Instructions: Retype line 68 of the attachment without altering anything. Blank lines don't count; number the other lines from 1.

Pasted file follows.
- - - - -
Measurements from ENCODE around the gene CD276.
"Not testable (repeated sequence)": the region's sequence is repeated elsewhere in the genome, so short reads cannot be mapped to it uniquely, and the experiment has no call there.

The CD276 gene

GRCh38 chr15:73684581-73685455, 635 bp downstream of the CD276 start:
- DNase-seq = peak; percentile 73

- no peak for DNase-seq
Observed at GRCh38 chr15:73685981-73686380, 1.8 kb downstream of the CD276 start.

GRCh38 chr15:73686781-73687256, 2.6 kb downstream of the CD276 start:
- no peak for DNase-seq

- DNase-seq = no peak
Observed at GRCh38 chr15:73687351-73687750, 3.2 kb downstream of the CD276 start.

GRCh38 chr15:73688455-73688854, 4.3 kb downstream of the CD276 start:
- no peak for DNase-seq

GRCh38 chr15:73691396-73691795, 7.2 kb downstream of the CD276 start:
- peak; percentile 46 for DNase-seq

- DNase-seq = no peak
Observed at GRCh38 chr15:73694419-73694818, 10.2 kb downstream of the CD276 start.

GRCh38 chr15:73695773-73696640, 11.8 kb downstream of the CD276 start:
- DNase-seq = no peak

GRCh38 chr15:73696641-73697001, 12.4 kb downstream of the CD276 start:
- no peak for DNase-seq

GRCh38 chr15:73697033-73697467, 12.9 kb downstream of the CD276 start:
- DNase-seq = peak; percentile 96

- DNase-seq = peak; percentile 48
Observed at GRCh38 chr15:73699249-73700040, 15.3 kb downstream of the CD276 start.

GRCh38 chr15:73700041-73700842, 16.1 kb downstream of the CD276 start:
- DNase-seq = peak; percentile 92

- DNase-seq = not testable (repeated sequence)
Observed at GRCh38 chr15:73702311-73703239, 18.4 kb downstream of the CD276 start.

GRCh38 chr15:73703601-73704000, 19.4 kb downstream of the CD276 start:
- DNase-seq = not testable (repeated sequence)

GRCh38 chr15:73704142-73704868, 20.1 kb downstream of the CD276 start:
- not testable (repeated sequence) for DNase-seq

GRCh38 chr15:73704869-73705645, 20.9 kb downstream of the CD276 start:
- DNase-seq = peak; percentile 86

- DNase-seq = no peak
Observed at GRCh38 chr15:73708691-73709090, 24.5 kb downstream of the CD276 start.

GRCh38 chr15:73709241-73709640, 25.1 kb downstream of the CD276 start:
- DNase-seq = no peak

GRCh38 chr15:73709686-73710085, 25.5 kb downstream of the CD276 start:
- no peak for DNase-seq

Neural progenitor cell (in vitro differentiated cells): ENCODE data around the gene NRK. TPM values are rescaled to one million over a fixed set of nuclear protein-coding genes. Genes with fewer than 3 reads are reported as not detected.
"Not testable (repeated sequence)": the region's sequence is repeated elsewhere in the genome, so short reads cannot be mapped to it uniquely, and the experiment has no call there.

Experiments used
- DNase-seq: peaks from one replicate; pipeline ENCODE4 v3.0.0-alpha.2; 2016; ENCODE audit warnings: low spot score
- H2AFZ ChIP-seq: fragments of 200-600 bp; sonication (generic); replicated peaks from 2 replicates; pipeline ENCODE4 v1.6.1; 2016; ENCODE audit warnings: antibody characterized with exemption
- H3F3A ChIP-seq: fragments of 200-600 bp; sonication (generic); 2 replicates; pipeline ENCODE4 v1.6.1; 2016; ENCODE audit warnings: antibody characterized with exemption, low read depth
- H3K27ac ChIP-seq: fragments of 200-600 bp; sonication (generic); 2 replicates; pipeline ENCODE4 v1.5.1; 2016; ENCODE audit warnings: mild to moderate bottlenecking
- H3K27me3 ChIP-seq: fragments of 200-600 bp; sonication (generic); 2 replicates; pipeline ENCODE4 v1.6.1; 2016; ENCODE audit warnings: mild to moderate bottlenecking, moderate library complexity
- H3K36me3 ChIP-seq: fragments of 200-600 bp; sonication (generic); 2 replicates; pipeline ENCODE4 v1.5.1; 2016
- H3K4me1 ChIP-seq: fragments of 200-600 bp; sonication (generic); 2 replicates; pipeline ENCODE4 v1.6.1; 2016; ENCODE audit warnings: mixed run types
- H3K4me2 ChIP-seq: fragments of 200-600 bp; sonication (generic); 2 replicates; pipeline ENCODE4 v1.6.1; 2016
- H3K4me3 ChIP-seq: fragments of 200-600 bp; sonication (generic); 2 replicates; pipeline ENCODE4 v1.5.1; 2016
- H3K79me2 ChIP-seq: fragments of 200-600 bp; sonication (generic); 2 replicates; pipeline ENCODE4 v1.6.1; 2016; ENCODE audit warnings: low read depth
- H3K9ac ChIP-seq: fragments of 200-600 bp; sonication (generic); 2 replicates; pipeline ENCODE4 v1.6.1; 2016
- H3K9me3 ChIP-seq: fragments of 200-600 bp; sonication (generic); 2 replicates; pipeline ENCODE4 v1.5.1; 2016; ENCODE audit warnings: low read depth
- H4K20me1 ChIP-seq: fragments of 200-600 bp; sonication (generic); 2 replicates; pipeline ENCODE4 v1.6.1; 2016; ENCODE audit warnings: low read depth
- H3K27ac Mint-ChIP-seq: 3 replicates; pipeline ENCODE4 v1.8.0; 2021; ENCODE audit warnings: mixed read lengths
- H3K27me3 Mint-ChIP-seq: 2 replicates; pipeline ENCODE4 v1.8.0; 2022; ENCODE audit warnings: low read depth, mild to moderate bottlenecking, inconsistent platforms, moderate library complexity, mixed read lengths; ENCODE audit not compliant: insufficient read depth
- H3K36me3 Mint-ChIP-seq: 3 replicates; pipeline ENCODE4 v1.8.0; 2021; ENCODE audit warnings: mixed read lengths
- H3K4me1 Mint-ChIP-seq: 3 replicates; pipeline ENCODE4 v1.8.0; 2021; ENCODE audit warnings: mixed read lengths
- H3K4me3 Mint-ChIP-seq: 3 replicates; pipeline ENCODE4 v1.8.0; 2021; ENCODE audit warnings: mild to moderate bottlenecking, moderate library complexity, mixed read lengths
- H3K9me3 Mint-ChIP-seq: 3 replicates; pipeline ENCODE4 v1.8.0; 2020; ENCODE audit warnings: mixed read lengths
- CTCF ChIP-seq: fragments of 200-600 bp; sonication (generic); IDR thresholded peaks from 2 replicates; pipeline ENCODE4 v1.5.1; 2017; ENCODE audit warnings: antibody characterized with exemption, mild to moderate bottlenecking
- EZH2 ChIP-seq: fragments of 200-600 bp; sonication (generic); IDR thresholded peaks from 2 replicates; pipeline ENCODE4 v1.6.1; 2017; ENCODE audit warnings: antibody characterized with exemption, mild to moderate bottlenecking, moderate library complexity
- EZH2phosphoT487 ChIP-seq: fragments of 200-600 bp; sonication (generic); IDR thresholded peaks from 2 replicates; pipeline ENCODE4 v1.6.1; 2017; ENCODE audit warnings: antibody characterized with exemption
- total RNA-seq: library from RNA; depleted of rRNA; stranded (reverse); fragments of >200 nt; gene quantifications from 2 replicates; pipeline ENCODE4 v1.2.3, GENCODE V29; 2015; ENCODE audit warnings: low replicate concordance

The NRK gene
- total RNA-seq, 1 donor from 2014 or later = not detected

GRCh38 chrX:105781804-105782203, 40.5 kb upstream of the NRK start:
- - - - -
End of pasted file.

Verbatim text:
The NRK gene